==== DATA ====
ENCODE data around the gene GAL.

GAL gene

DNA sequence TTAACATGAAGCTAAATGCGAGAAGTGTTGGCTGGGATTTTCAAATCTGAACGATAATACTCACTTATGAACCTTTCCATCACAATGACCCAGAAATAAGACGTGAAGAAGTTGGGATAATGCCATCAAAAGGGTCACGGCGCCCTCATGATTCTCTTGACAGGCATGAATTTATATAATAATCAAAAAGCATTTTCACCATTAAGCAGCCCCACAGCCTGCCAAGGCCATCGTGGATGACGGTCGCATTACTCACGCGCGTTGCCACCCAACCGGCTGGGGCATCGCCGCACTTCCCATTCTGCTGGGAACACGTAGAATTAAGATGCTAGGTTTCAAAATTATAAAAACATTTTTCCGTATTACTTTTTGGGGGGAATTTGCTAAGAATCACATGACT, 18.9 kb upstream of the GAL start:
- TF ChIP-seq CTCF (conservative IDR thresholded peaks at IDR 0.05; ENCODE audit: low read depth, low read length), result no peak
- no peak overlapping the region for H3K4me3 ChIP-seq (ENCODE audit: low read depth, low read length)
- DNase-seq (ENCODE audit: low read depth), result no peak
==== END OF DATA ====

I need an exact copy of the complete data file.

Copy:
ENCODE data around the gene GAL.

GAL gene

DNA sequence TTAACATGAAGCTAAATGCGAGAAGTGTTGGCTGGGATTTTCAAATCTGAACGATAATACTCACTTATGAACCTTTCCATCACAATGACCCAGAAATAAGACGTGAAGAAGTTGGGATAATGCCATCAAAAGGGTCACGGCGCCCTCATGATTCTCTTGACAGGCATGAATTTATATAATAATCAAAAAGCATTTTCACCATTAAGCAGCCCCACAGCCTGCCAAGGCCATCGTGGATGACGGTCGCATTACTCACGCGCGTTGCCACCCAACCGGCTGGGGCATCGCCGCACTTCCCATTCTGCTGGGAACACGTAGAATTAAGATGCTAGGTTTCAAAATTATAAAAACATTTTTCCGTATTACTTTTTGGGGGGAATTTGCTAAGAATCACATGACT, 18.9 kb upstream of the GAL start:
- TF ChIP-seq CTCF (conservative IDR thresholded peaks at IDR 0.05; ENCODE audit: low read depth, low read length), result no peak
- no peak overlapping the region for H3K4me3 ChIP-seq (ENCODE audit: low read depth, low read length)
- DNase-seq (ENCODE audit: low read depth), result no peak